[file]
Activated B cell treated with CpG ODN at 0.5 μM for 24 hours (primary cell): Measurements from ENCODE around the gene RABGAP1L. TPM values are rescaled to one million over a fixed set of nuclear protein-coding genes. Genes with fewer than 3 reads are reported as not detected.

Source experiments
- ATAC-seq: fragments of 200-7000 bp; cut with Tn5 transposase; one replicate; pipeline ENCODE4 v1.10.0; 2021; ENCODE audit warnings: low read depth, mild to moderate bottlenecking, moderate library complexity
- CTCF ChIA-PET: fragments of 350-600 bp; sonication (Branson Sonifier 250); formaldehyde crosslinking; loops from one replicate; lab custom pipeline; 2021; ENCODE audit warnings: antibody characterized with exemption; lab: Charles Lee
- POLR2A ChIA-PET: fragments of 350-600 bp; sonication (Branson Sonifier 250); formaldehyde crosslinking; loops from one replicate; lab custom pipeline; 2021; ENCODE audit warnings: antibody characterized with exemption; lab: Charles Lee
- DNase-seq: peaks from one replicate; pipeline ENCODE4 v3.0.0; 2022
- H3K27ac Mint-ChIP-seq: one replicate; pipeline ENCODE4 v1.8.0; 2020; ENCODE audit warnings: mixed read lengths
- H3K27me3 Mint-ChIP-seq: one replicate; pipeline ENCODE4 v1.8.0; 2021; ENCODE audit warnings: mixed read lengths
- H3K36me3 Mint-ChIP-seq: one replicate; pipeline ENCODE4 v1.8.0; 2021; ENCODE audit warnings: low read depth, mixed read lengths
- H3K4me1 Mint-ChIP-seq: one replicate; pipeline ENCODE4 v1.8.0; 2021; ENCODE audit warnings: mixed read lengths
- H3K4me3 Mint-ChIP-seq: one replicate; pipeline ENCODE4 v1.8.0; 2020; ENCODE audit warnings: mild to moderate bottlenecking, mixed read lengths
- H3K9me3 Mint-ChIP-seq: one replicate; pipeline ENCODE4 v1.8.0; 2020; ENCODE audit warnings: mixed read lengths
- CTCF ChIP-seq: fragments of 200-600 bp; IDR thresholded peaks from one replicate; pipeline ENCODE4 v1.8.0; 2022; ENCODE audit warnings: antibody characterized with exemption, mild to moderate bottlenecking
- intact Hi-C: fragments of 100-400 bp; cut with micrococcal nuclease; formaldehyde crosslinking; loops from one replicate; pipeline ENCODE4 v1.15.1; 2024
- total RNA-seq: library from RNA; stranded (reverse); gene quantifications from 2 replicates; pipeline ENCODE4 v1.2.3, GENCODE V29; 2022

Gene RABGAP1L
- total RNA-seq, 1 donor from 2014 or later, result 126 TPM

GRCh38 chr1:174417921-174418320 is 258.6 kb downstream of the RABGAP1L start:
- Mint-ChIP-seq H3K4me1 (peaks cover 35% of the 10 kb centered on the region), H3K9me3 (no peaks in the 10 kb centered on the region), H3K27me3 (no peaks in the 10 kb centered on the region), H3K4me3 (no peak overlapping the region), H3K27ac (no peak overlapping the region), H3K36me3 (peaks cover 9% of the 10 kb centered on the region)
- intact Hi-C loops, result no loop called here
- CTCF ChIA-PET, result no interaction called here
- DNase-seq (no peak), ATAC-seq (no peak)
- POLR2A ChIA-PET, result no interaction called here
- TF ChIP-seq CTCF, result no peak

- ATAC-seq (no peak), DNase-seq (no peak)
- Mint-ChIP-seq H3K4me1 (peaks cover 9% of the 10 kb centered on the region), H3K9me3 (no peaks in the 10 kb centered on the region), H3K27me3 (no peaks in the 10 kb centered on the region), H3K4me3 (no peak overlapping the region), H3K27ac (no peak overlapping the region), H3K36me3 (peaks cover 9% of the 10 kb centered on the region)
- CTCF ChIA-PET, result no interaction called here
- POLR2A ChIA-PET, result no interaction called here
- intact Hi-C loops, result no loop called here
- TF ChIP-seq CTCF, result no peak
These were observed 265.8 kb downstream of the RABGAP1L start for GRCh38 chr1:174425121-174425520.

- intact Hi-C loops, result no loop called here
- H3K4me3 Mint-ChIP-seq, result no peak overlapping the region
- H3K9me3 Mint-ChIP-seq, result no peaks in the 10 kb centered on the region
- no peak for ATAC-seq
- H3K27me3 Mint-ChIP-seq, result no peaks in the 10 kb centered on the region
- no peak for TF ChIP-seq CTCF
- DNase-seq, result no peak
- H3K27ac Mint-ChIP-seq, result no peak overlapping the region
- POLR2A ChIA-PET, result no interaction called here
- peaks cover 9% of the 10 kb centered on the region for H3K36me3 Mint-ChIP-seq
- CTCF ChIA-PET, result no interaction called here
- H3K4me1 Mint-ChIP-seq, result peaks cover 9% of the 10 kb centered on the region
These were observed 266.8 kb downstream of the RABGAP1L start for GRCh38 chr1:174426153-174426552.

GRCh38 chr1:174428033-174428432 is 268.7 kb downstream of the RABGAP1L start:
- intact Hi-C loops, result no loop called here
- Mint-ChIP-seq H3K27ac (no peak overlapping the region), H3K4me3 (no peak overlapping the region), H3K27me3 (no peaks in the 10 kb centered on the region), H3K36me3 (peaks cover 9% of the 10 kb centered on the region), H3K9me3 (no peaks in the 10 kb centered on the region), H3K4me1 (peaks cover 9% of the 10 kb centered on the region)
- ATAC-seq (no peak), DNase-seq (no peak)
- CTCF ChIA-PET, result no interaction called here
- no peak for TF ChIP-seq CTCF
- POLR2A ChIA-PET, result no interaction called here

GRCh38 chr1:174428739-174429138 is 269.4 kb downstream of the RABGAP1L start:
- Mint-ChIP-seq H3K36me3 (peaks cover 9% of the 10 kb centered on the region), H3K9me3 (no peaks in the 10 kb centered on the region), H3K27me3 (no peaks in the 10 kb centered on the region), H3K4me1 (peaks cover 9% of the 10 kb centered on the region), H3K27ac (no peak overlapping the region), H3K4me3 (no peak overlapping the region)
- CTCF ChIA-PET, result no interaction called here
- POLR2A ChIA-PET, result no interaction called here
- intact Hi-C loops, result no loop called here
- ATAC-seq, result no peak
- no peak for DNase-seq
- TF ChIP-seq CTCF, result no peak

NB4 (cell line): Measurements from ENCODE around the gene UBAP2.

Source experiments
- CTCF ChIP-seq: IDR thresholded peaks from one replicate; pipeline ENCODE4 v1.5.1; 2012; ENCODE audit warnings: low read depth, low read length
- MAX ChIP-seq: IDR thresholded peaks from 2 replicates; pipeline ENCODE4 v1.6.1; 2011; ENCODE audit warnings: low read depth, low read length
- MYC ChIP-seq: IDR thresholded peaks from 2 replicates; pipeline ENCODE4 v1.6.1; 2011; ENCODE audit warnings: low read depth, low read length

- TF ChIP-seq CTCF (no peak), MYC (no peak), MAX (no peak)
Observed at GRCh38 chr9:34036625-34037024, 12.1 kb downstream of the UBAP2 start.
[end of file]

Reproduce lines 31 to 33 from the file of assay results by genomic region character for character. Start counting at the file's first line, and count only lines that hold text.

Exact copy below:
These were observed 265.8 kb downstream of the RABGAP1L start for GRCh38 chr1:174425121-174425520.

- intact Hi-C loops, result no loop called here
- H3K4me3 Mint-ChIP-seq, result no peak overlapping the region